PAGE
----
The best food contains no label. Look at what cleverspeak has done to words like “organic” and “natural.” These words become less meaningful every day as the industrialists jump on the local clean food bandwagon and co-opt it for themselves.
Interestingly, this same Just Label It campaign promoter lamented in her email: “Anyone like me who has worked on the USDA national organic standards has no doubt wondered at times why on earth we got the government involved in organic.” Indeed.
Twenty years ago when I was railing against the national organic licensing program, I was branded a troublemaker. “Can’t you just get on the team?” cajoled my organic friends. Today, most of them agree that I was right. On our farm, we’ll use the generic government analyses, as untruthful as they are, to comply with the letter of the law. But we will, at the same place, explain in no uncertain terms that these analyses are grossly incorrect and show what a farce is created when people demand government intervention in the food system.
Ultimately, food safety is a matter of faith. Who do I trust? To suggest that the only way to protect the American consumer from GMOs is to lobby for more overbearing, inept, capricious, untruthful government intervention in the food system and demonstrates a gross lack of self-empowerment and feverish faith in government. Nobody in America has to buy GMO-laden foods. At least the government hasn’t demanded that yet.
From on-farm stores to farmers markets to community supported agriculture to metropolitan buying clubs, and food co-ops, consumers can find alternatives. It might require skipping a movie a week or a game of golf or a soccer tournament. But asking for more government intrusion in the food system is absolutely the wrong approach. After all, we are where we are due to government intrusion in the food system. How do you think Tyson got so big? How do you think Monsanto grew? How do you think we got a dead zone the size of New Jersey in the Gulf of Mexico from agricultural chemical runoff ? How did the American consumer become so ignorant?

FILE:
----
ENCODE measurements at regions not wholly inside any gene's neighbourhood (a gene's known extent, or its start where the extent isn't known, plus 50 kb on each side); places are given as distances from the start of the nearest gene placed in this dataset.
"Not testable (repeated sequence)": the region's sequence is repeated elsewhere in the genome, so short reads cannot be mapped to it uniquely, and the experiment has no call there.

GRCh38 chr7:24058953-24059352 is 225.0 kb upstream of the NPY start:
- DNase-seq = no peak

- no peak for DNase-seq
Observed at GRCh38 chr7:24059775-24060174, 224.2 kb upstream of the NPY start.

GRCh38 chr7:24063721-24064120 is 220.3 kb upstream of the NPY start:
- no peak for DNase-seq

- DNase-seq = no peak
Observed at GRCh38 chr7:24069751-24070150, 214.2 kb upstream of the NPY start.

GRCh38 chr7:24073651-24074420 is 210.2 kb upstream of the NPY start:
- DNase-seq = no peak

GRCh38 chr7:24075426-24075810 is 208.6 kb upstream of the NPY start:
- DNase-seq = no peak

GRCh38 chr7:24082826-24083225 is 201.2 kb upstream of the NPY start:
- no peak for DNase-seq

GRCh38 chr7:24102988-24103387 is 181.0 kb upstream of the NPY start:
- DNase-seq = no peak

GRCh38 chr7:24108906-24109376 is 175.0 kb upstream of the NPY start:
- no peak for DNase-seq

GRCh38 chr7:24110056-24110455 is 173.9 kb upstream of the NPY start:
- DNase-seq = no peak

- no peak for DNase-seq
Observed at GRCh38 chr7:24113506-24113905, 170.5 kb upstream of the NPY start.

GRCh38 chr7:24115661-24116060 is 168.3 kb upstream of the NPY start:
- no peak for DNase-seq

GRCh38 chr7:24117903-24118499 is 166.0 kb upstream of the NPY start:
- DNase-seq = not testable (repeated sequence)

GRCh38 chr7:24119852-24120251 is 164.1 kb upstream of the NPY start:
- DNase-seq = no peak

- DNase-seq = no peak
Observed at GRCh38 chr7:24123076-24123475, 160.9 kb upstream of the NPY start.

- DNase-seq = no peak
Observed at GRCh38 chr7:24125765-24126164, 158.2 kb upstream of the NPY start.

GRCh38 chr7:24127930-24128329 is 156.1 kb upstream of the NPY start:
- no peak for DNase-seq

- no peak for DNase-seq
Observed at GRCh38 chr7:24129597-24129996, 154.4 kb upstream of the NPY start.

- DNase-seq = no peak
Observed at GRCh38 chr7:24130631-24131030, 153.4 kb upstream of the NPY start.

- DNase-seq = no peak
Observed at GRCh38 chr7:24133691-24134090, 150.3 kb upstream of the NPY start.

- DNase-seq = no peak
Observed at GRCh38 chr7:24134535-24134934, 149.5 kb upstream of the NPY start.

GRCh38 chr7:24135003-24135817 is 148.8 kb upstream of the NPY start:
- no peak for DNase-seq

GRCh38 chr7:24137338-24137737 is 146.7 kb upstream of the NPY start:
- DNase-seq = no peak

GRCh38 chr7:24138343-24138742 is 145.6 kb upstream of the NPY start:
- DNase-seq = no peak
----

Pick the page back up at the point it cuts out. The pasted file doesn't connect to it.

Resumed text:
Instead of requiring GMO labeling, how about eliminating GMO subsidies?
Instead of publishing a food pyramid that encourages grain-based diets, how about encouraging people to eat like their ancestors? Instead of equating sterility with safety, why not promote living foods? We live in a time when squeezable cheese that sits on your table for a year without molding is safer, according to the government, than cheese that grows mold. Mountain Dew, Twinkies, and Cocoa Puffs are safe but compost-grown tomatoes, raw milk, and Aunt Matilda’s home-made pickles are unsafe. Folks, this ain’t normal.
Why does anyone want to give bureaucrats more power when the power they’ve had has been demonstrably squandered to aid the bad guys and destroy the good guys? Asking for more government intervention to protect us is an exercise in absurdity. You and I don’t have to buy government-sanctioned food. To extricate ourselves will require investing time and money.
But asking the government food police to change into good little boys is like… well, like asking for tasty vegan creme brulee.
Empowering people—creating informed, concerned, participatory consumers—requires that we extricate government from food transactions. That will encourage a new generation of food stewards who understand that they cannot abdicate historical food awareness and understanding created through visceral participation. Only then will true integrity be restored to America’s food system.
Internationally acclaimed farmer, conference speaker, and author Joel Salatin and his family operate Polyface Farm in Augusta County near Staunton, Va., producing and direct-marketing “salad bar” beef, “pigaerator” pork, and pastured poultry. He is also co-owner of T&E Meats in Harrisonburg.